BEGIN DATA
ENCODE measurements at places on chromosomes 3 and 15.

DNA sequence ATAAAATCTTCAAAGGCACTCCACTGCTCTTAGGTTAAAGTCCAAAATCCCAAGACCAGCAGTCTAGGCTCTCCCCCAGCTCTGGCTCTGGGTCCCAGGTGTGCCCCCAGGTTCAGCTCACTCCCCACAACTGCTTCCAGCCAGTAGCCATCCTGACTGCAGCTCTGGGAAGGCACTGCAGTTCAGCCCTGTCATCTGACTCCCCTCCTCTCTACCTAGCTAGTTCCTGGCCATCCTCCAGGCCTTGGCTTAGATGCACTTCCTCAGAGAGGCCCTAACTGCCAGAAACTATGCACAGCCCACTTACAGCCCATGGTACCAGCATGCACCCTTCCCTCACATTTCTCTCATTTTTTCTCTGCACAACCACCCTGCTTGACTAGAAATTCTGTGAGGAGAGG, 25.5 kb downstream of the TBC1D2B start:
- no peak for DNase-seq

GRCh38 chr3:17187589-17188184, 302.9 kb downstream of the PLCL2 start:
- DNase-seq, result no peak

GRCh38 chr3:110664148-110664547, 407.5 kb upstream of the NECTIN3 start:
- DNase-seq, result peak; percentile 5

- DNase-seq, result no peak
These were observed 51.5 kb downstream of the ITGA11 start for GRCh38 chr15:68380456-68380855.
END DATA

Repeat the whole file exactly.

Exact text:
ENCODE measurements at places on chromosomes 3 and 15.

DNA sequence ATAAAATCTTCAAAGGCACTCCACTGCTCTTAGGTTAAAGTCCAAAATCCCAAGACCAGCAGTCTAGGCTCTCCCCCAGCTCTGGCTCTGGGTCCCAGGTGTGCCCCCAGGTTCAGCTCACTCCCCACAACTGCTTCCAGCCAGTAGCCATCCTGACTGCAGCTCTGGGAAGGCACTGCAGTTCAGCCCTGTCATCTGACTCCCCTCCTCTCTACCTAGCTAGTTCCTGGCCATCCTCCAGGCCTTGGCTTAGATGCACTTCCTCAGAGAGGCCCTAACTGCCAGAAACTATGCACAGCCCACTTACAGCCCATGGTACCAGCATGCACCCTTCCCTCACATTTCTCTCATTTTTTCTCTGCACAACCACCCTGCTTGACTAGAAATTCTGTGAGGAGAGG, 25.5 kb downstream of the TBC1D2B start:
- no peak for DNase-seq

GRCh38 chr3:17187589-17188184, 302.9 kb downstream of the PLCL2 start:
- DNase-seq, result no peak

GRCh38 chr3:110664148-110664547, 407.5 kb upstream of the NECTIN3 start:
- DNase-seq, result peak; percentile 5

- DNase-seq, result no peak
These were observed 51.5 kb downstream of the ITGA11 start for GRCh38 chr15:68380456-68380855.